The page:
Saturday, February 16, 2008

Politics and Other Inanities

How Much Hope?

How much hope is enough? Is it possible to have too much hope? If you are Barack Obama, the Democrat Senator from Illinois seeking his party’s presidential nomination, there apparently can’t be too much hope. In fact, in a campaign which he is arguably winning, Mr. Obama has talked about little else, which means nothing is more important than hope, to him.

Can you win the presidency, or a nomination for president, by appealing only to people’s desire for the obscure notion of hope, or some popular but frequently foolish call for “change?” Thus far, that is all Mr. Obama has put forth, and he has done so by the truckload. Perhaps the more relevant question is: Can too much hope wreck a political campaign?

Probably not. But we have to look forward to the general election campaign when Mr. Obama, if he wins the nomination, is forced to put some meat on those naked bones of hope and change. One issue specifically screaming for some details is universal health care, which both Mr. Obama and Sen. Hillary Clinton are touting as the latest national salvation. Someone—P.J. O’Rourke, I believe it was—said, “If you think healthcare is expensive now, wait until you see what it costs when it’s free.” That’s a subject for another day.

Congress and Steroids

What a circus; Congressman Dan Burton had it right when he used that term the other day. Congress is holding hearings on, of all things, whether or not steroids are used by professional athletes, specifically in big league baseball, and more specifically, whether or not ace pitcher Roger Clemens used illegal drugs to “bulk up” and improve his performance.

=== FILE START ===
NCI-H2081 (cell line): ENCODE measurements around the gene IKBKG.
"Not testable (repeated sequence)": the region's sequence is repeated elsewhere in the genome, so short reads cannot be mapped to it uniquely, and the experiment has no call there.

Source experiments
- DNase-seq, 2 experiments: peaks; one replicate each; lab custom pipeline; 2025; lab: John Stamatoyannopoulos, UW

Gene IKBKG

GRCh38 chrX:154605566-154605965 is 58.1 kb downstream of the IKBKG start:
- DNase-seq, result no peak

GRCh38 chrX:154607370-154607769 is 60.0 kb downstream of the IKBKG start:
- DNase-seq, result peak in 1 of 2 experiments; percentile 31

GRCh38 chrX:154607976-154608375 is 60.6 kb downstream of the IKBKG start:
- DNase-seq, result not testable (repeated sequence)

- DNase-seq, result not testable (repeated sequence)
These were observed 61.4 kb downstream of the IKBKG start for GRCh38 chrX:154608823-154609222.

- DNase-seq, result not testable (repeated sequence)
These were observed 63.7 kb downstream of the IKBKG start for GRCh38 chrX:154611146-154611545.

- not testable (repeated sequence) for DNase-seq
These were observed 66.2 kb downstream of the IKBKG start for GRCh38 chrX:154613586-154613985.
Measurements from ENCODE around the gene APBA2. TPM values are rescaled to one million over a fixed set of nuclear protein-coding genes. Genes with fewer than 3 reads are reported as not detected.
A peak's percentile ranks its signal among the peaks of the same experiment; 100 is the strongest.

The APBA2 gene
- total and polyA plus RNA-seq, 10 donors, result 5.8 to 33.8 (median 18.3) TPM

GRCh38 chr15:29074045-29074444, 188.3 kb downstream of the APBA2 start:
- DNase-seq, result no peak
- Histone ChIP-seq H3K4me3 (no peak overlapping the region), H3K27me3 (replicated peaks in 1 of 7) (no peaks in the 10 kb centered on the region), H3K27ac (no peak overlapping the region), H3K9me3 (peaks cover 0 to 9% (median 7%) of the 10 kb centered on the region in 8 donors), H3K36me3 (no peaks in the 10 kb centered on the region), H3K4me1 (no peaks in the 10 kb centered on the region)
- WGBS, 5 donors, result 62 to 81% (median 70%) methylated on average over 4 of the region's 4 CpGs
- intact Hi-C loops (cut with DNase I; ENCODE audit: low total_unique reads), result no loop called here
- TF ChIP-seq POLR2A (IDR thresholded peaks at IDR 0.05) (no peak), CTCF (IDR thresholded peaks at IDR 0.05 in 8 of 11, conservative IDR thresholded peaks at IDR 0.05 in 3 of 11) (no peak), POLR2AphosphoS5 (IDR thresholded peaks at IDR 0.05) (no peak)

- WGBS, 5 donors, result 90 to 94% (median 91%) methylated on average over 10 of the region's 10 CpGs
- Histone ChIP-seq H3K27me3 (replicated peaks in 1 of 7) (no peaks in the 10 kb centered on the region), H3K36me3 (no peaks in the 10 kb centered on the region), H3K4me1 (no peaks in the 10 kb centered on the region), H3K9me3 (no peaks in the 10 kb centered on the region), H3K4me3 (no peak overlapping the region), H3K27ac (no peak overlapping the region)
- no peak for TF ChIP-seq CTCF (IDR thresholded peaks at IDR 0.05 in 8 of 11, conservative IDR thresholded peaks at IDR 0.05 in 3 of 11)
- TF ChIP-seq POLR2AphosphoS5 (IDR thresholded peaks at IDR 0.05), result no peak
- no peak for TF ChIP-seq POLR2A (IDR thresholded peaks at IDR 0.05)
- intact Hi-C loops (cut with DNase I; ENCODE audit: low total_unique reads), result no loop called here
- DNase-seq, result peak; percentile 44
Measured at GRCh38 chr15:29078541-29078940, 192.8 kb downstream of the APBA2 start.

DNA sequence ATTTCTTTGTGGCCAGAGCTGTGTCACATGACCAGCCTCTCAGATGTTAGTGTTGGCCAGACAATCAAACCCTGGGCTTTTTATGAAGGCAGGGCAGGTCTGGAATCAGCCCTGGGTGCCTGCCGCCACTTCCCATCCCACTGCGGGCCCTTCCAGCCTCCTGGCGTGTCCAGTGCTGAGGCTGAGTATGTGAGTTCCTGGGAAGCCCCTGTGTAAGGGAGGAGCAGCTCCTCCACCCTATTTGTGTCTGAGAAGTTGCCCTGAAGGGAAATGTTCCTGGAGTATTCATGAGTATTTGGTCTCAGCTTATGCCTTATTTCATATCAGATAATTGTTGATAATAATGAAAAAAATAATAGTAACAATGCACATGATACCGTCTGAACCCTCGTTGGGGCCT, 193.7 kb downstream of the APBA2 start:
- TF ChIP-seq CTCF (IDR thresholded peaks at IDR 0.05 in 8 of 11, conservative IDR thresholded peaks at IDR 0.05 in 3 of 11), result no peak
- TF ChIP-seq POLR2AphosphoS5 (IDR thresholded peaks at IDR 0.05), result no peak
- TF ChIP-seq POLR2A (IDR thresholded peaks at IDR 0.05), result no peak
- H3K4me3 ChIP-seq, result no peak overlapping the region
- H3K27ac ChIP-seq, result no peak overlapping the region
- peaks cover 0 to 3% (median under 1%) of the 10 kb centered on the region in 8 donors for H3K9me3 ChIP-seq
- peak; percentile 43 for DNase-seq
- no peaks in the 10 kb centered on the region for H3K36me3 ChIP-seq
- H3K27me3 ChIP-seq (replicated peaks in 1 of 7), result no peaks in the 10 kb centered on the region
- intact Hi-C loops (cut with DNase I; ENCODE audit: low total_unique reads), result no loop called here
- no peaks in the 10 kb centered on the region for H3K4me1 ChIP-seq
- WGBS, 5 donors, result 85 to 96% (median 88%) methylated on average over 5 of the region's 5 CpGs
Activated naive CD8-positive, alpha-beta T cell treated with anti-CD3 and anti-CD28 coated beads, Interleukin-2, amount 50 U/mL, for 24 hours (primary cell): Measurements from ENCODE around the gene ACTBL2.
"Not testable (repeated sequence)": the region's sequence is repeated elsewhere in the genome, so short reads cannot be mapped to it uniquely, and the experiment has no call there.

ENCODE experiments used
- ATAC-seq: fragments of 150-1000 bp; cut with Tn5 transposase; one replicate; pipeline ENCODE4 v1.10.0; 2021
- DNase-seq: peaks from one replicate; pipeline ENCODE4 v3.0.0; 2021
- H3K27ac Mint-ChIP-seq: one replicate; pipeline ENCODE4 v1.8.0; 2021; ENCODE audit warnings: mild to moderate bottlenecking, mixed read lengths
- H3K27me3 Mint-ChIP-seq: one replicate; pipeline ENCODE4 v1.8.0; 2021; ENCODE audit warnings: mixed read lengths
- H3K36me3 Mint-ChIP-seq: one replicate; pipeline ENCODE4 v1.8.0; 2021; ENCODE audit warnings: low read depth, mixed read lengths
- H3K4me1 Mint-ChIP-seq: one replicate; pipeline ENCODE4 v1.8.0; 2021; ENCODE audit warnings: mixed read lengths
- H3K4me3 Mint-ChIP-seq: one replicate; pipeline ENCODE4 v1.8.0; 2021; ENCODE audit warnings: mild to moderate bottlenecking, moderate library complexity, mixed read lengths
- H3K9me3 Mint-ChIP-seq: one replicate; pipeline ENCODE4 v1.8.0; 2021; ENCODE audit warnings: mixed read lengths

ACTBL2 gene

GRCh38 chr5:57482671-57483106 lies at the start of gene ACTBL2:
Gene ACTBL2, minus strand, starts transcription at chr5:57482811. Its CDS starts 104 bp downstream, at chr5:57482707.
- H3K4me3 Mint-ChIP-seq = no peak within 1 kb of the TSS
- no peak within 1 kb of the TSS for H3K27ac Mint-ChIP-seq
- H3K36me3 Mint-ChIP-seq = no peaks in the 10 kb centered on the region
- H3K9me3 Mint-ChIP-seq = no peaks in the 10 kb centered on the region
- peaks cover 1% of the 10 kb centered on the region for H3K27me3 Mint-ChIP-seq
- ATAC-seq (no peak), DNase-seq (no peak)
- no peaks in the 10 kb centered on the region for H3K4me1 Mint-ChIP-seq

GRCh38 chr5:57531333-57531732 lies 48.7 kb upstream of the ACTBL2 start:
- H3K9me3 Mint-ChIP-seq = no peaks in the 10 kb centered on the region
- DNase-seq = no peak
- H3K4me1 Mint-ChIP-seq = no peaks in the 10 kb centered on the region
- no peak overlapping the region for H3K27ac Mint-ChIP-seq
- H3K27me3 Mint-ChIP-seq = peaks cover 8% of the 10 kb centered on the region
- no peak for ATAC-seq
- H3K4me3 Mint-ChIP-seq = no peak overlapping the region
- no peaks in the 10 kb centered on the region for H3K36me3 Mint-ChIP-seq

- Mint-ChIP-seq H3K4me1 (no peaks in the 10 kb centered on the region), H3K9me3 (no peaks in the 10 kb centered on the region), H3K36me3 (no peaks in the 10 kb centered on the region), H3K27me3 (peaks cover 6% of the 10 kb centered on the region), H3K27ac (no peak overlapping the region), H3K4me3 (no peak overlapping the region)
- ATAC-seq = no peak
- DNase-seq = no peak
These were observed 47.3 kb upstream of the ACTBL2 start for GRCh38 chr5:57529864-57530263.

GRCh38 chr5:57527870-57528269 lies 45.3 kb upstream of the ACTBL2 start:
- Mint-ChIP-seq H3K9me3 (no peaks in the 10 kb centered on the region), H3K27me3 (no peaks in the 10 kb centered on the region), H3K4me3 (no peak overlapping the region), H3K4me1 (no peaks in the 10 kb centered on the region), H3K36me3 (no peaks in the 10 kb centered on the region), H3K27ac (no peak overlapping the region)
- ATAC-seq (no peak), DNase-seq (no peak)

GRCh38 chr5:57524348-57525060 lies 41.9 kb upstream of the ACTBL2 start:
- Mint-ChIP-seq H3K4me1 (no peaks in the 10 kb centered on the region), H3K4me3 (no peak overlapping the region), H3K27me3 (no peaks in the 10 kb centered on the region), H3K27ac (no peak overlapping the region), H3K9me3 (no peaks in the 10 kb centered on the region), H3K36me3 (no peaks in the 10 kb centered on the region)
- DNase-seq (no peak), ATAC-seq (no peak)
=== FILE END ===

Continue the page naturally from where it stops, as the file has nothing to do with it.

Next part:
On one side of this argument is Clemens, denying that he ever used steroids or human growth hormone, and on the other is Brian McNamee, a trainer who claims to have injected the illegal drugs into Clemens body on more than one occasion.

What is the true issue in this flapdoodle is that Congress has no business investigating professional sports. It has no authority to demand that witnesses appear before it to testify under oath about steroid use in major league baseball.

If you think that the situation is so bad, and baseball’s commissioner wasn’t doing anything, that somebody had to do something, and that Congress finally stepped in and that is therefore okay, then think about this: What happens when Congress decides that some other private industry isn’t behaving in the way that Congress, in its infinite wisdom, believe it should? What happens when Congress then demands that Mom and Pop store owners appear to defend why they charge more for the same products than Wal-Mart?

Congress has very specific limits to its authority, and it has dramatically exceeded those limits in this investigation.

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